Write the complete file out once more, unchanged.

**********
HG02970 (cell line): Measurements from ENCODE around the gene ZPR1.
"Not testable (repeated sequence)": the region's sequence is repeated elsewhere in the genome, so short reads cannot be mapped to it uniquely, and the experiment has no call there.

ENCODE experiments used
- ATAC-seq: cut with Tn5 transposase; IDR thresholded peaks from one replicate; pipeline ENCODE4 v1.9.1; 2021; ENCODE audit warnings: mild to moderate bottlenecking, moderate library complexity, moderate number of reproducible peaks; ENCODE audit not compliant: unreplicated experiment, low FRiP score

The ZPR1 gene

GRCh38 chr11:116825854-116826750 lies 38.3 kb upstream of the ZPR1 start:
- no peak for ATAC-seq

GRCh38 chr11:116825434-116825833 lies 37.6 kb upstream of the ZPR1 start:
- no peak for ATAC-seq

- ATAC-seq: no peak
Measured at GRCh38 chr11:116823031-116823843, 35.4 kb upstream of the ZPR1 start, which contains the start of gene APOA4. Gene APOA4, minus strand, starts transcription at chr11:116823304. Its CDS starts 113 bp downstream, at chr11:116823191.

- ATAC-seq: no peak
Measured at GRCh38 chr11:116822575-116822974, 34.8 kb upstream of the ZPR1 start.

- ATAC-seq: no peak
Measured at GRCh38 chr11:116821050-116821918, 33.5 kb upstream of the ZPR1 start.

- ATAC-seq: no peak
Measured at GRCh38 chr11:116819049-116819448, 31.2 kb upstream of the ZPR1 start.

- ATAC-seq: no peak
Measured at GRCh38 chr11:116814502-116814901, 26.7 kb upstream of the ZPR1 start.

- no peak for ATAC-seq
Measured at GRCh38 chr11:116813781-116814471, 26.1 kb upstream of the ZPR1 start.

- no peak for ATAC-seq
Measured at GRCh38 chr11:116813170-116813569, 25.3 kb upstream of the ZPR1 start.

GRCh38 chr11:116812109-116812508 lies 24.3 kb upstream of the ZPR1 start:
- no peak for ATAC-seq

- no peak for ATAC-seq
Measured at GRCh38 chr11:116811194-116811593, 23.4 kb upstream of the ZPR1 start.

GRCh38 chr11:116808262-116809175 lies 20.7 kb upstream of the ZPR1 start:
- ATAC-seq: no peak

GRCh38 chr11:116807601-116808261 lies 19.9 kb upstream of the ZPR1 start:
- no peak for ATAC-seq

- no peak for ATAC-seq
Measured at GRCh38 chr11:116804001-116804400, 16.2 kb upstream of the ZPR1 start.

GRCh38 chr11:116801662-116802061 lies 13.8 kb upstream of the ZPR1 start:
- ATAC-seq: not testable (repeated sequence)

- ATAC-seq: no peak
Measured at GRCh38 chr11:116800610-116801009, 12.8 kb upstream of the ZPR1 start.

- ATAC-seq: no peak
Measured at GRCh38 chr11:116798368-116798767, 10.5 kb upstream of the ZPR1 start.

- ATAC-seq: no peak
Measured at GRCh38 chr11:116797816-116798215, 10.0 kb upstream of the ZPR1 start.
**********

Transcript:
HG02970 (cell line): Measurements from ENCODE around the gene ZPR1.
"Not testable (repeated sequence)": the region's sequence is repeated elsewhere in the genome, so short reads cannot be mapped to it uniquely, and the experiment has no call there.

ENCODE experiments used
- ATAC-seq: cut with Tn5 transposase; IDR thresholded peaks from one replicate; pipeline ENCODE4 v1.9.1; 2021; ENCODE audit warnings: mild to moderate bottlenecking, moderate library complexity, moderate number of reproducible peaks; ENCODE audit not compliant: unreplicated experiment, low FRiP score

The ZPR1 gene

GRCh38 chr11:116825854-116826750 lies 38.3 kb upstream of the ZPR1 start:
- no peak for ATAC-seq

GRCh38 chr11:116825434-116825833 lies 37.6 kb upstream of the ZPR1 start:
- no peak for ATAC-seq

- ATAC-seq: no peak
Measured at GRCh38 chr11:116823031-116823843, 35.4 kb upstream of the ZPR1 start, which contains the start of gene APOA4. Gene APOA4, minus strand, starts transcription at chr11:116823304. Its CDS starts 113 bp downstream, at chr11:116823191.

- ATAC-seq: no peak
Measured at GRCh38 chr11:116822575-116822974, 34.8 kb upstream of the ZPR1 start.

- ATAC-seq: no peak
Measured at GRCh38 chr11:116821050-116821918, 33.5 kb upstream of the ZPR1 start.

- ATAC-seq: no peak
Measured at GRCh38 chr11:116819049-116819448, 31.2 kb upstream of the ZPR1 start.

- ATAC-seq: no peak
Measured at GRCh38 chr11:116814502-116814901, 26.7 kb upstream of the ZPR1 start.

- no peak for ATAC-seq
Measured at GRCh38 chr11:116813781-116814471, 26.1 kb upstream of the ZPR1 start.

- no peak for ATAC-seq
Measured at GRCh38 chr11:116813170-116813569, 25.3 kb upstream of the ZPR1 start.

GRCh38 chr11:116812109-116812508 lies 24.3 kb upstream of the ZPR1 start:
- no peak for ATAC-seq

- no peak for ATAC-seq
Measured at GRCh38 chr11:116811194-116811593, 23.4 kb upstream of the ZPR1 start.

GRCh38 chr11:116808262-116809175 lies 20.7 kb upstream of the ZPR1 start:
- ATAC-seq: no peak

GRCh38 chr11:116807601-116808261 lies 19.9 kb upstream of the ZPR1 start:
- no peak for ATAC-seq

- no peak for ATAC-seq
Measured at GRCh38 chr11:116804001-116804400, 16.2 kb upstream of the ZPR1 start.

GRCh38 chr11:116801662-116802061 lies 13.8 kb upstream of the ZPR1 start:
- ATAC-seq: not testable (repeated sequence)

- ATAC-seq: no peak
Measured at GRCh38 chr11:116800610-116801009, 12.8 kb upstream of the ZPR1 start.

- ATAC-seq: no peak
Measured at GRCh38 chr11:116798368-116798767, 10.5 kb upstream of the ZPR1 start.

- ATAC-seq: no peak
Measured at GRCh38 chr11:116797816-116798215, 10.0 kb upstream of the ZPR1 start.